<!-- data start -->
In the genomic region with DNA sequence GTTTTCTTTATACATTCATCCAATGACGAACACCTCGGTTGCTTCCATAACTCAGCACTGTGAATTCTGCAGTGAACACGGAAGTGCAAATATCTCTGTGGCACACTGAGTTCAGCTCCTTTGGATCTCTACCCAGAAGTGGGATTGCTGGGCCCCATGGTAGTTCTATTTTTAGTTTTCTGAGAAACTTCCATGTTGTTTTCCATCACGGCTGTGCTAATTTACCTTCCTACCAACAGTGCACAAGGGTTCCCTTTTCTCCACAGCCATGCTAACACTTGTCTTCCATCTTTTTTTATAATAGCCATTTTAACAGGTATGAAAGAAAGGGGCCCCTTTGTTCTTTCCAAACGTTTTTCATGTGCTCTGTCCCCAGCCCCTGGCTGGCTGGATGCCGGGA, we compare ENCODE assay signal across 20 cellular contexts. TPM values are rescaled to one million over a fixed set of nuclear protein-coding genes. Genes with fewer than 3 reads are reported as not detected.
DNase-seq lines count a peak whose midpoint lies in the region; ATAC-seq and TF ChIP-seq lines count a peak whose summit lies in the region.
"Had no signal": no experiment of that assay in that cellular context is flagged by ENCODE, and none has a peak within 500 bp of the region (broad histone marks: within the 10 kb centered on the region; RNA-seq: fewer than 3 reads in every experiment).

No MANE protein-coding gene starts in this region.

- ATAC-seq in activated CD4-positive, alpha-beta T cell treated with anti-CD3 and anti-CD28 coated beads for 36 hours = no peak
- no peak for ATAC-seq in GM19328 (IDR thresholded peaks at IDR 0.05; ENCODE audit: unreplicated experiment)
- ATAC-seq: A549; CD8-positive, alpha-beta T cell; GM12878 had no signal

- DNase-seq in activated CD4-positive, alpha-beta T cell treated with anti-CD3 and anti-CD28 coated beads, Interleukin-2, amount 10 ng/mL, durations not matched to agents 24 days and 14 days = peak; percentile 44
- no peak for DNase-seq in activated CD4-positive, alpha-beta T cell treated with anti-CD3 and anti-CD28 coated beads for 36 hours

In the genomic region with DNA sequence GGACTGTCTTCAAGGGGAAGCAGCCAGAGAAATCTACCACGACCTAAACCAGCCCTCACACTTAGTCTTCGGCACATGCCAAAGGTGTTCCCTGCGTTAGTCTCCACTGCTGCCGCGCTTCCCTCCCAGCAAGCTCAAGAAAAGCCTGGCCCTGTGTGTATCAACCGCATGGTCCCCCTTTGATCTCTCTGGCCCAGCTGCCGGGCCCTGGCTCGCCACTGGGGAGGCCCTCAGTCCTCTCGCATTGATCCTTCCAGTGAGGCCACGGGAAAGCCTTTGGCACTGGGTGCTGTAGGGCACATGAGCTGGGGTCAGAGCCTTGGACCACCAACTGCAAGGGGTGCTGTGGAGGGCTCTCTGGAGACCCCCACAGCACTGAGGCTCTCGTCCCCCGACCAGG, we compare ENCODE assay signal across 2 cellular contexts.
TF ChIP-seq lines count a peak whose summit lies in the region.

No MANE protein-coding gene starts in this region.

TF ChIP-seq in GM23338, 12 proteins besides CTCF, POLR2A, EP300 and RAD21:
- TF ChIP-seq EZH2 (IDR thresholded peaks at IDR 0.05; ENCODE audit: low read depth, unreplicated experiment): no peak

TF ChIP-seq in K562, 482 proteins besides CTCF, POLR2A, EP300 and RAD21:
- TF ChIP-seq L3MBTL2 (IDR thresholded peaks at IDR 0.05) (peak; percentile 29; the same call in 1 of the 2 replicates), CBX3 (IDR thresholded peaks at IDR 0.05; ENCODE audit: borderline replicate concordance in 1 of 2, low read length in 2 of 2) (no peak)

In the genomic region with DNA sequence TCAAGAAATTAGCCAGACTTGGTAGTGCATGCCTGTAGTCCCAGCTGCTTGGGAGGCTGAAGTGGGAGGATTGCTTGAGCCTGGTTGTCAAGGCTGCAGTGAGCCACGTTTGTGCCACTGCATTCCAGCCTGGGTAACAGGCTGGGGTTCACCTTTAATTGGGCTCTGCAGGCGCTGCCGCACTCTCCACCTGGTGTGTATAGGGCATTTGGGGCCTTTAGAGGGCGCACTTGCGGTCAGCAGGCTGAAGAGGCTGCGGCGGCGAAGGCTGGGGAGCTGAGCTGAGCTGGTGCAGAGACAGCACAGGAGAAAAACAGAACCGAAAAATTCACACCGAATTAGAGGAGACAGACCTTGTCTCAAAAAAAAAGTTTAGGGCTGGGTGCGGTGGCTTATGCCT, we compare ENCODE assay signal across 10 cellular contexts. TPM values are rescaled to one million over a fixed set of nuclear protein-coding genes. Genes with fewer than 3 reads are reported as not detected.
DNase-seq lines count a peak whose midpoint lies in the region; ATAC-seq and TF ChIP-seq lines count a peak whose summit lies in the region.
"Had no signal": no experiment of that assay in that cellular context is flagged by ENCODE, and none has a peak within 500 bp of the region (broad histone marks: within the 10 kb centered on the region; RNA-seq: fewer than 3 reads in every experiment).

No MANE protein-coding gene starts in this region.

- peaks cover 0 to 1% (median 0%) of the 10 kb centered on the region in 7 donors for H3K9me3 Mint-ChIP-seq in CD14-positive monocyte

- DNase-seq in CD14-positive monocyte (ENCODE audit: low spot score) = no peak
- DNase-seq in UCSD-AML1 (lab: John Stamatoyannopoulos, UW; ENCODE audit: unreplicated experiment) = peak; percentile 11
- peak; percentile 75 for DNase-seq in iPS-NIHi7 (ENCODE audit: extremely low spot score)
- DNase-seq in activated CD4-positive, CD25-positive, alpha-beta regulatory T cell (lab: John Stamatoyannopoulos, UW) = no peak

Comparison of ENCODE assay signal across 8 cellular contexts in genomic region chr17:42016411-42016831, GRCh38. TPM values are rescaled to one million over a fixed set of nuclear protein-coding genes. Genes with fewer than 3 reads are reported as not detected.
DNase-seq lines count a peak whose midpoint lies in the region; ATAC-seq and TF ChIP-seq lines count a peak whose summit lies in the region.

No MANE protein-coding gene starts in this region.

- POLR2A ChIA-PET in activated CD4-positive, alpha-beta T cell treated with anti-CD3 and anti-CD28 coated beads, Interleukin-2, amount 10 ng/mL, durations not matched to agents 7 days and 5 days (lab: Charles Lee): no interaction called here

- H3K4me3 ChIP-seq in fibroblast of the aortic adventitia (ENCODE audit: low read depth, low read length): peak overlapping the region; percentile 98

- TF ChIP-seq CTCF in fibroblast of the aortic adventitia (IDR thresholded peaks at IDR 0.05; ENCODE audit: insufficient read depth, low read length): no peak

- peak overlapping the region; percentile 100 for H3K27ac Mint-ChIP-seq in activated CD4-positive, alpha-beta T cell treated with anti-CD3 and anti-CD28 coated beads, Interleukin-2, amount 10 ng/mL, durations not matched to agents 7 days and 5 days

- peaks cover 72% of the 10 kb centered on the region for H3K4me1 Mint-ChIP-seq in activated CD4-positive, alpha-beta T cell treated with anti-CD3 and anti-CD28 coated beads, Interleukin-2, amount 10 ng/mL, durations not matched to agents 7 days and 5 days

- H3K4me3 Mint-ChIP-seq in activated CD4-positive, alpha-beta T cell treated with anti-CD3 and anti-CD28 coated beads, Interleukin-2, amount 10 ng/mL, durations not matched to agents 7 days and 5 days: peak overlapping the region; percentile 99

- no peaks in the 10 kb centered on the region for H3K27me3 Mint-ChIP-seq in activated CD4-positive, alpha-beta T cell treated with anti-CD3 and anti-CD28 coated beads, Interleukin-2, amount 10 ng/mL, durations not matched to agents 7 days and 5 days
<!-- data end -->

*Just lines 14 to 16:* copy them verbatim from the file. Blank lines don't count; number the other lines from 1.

- TF ChIP-seq EZH2 (IDR thresholded peaks at IDR 0.05; ENCODE audit: low read depth, unreplicated experiment): no peak

TF ChIP-seq in K562, 482 proteins besides CTCF, POLR2A, EP300 and RAD21:
- TF ChIP-seq L3MBTL2 (IDR thresholded peaks at IDR 0.05) (peak; percentile 29; the same call in 1 of the 2 replicates), CBX3 (IDR thresholded peaks at IDR 0.05; ENCODE audit: borderline replicate concordance in 1 of 2, low read length in 2 of 2) (no peak)